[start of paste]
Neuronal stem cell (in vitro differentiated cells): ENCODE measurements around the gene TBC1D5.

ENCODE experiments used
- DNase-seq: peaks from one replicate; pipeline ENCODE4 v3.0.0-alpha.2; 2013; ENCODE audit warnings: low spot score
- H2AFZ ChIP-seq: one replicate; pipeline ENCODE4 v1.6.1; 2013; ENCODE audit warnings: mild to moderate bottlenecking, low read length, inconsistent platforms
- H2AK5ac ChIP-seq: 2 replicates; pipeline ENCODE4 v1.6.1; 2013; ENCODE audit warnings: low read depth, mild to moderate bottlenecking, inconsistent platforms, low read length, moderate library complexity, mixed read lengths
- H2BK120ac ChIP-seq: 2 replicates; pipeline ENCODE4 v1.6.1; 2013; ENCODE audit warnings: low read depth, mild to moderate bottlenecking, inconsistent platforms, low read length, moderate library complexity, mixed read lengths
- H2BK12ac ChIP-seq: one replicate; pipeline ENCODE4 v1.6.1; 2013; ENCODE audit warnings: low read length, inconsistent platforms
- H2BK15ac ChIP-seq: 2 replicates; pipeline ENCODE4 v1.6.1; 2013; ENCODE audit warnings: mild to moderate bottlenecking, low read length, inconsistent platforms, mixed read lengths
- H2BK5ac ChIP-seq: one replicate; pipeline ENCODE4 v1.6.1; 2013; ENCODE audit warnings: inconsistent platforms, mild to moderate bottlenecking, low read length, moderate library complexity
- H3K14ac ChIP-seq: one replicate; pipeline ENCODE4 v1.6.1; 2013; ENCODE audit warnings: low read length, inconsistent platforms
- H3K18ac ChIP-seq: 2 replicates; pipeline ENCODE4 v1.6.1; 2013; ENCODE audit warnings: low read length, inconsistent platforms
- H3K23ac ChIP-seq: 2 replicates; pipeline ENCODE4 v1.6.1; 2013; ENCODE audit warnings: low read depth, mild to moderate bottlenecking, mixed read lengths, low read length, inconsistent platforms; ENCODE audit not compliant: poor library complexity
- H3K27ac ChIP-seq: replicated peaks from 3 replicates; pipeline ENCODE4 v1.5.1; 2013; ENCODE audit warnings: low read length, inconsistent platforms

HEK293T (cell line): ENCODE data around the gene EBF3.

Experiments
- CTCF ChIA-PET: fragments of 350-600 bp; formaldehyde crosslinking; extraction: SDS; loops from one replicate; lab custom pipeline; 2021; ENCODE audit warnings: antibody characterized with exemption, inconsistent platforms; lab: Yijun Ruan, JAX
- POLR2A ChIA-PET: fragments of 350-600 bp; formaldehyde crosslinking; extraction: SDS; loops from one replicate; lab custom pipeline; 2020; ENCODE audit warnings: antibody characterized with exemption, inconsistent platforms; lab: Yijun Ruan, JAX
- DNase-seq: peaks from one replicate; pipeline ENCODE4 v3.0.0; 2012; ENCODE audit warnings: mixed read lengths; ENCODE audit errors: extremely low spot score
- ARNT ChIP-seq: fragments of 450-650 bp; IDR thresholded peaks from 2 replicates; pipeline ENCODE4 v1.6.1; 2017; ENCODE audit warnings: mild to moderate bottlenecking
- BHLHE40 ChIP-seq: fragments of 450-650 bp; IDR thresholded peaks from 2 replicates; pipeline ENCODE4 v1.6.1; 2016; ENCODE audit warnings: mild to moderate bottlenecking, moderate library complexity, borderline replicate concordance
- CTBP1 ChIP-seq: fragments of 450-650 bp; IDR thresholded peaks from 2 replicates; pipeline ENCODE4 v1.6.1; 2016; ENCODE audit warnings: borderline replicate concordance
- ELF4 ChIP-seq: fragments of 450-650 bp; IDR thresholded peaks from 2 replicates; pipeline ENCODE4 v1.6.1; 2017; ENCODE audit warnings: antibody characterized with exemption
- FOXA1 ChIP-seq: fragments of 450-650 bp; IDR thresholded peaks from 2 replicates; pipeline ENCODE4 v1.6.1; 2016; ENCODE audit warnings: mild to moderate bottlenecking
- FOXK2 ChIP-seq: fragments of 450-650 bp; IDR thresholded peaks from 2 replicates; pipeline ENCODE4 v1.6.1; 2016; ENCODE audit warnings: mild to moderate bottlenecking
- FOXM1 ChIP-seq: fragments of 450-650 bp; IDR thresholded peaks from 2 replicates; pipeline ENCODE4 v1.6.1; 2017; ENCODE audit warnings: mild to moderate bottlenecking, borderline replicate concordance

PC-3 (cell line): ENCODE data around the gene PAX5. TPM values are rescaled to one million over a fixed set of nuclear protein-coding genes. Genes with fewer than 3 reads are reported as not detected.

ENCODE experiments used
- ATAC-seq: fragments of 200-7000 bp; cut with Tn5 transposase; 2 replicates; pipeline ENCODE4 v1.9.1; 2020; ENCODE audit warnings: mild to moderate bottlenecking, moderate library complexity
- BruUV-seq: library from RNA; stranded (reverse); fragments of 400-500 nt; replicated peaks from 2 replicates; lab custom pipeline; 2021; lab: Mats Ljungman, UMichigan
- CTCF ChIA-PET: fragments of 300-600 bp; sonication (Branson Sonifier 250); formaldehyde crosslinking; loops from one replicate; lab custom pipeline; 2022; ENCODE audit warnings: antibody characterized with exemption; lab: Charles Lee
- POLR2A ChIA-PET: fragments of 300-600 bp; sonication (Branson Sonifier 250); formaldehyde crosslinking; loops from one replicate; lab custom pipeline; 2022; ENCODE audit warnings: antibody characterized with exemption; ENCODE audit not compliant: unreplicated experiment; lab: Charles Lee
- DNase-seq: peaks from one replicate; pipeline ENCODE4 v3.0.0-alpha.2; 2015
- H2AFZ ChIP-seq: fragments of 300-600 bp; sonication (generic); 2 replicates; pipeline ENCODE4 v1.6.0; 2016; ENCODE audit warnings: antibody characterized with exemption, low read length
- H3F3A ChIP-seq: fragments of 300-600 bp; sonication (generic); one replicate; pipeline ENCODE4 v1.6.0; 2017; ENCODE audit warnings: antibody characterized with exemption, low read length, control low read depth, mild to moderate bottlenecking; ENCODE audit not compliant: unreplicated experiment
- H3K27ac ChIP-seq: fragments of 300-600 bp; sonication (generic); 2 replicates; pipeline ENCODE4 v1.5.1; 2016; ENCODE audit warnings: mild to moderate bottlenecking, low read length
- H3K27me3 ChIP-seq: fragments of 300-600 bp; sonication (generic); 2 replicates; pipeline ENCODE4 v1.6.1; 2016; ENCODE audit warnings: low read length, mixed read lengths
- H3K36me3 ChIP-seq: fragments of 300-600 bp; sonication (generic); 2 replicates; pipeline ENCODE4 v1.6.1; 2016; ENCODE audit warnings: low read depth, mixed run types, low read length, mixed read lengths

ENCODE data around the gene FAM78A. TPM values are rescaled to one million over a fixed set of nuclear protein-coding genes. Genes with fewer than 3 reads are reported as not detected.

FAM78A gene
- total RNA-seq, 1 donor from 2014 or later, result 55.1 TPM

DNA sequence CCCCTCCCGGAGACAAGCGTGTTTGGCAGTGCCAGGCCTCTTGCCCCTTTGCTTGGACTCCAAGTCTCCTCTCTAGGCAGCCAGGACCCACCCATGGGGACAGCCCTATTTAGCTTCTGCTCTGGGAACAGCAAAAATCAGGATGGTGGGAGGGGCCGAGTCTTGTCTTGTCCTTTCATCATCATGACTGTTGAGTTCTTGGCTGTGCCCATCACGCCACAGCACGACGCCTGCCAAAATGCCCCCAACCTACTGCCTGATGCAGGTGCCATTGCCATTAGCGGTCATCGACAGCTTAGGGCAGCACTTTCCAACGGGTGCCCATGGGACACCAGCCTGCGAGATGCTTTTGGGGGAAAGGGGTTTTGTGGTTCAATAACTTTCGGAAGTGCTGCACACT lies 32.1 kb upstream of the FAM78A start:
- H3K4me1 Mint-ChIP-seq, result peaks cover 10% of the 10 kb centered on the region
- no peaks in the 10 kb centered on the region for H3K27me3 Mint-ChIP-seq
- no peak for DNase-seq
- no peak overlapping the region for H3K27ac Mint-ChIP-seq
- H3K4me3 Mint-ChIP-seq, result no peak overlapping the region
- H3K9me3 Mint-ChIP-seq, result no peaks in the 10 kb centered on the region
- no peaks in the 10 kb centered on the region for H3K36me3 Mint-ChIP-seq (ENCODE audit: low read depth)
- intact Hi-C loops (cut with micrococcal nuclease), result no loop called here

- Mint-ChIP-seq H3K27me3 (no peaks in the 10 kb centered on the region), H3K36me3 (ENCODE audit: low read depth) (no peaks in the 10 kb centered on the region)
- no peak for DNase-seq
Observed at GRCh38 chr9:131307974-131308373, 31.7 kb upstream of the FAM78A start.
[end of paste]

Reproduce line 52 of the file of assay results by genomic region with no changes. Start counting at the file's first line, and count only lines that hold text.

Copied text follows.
Observed at GRCh38 chr9:131307974-131308373, 31.7 kb upstream of the FAM78A start.